Research Team at BBH, notes that many discussions talk about the state of the Eurozone economy as if it were Japan, struggling to sustain positive growth.
“The eurozone growth was 1.6% last year after 1.0% in 2014 and 0.6% in 2013. While measures of trend growth vary, the 1.6% pace is probably not far from it.
The flash manufacturing PMI rose to 51.4 from 51.2. The risk of the final report seems to be on the downside as we think about the political stalemate in Spain and the push back against Renzi's reforms in Italy. The manufacturing PMI averaged 52.8 in Q4 15. Based on the flash, it had slipped to 51.6 in Q1 16.
News that the flash Eurozone February CPI fell to minus 0.2% from 0.4% may have encouraged the sense of the ECB's urgency. The consensus expects a small upward revision to minus 0.1%. The point, however, is that there is not a serious risk of sustained deflation in the euro area. Core prices are expected to be revised to 0.9% from 0.8%. They have been remarkably steady at 0.9%. It is the three, six, and 12-month average.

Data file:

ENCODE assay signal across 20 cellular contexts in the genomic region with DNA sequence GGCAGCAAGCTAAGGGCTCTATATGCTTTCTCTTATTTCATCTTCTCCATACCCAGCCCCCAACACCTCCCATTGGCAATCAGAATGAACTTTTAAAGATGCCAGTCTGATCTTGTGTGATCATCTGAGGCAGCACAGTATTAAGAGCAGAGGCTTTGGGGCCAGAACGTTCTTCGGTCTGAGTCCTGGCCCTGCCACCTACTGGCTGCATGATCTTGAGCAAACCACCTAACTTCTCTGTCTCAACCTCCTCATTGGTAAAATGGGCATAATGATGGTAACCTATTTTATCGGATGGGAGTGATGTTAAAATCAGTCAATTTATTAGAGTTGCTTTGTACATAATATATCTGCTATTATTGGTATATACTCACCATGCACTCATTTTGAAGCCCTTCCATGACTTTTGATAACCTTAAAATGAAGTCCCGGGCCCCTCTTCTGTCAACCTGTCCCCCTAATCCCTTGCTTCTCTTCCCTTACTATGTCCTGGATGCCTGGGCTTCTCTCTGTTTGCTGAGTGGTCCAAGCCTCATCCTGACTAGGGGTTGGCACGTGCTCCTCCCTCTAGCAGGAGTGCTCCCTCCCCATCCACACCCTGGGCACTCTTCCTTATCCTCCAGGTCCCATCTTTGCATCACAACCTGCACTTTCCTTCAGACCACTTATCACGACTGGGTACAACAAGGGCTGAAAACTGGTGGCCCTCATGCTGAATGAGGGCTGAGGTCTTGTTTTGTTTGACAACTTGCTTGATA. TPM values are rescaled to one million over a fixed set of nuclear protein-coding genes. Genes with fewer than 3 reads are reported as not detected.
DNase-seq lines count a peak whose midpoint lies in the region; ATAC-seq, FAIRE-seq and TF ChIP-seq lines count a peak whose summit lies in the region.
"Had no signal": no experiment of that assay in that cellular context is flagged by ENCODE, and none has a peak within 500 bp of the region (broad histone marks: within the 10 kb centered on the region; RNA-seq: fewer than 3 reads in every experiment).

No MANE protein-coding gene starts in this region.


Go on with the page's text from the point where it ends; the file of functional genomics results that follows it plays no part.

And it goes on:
We note that money supply (M3) growth has also been extremely steady at 4.9%-5.0% over the same period. The February money supply and lending report will be released on March 29. Lending remains only slightly positive.”
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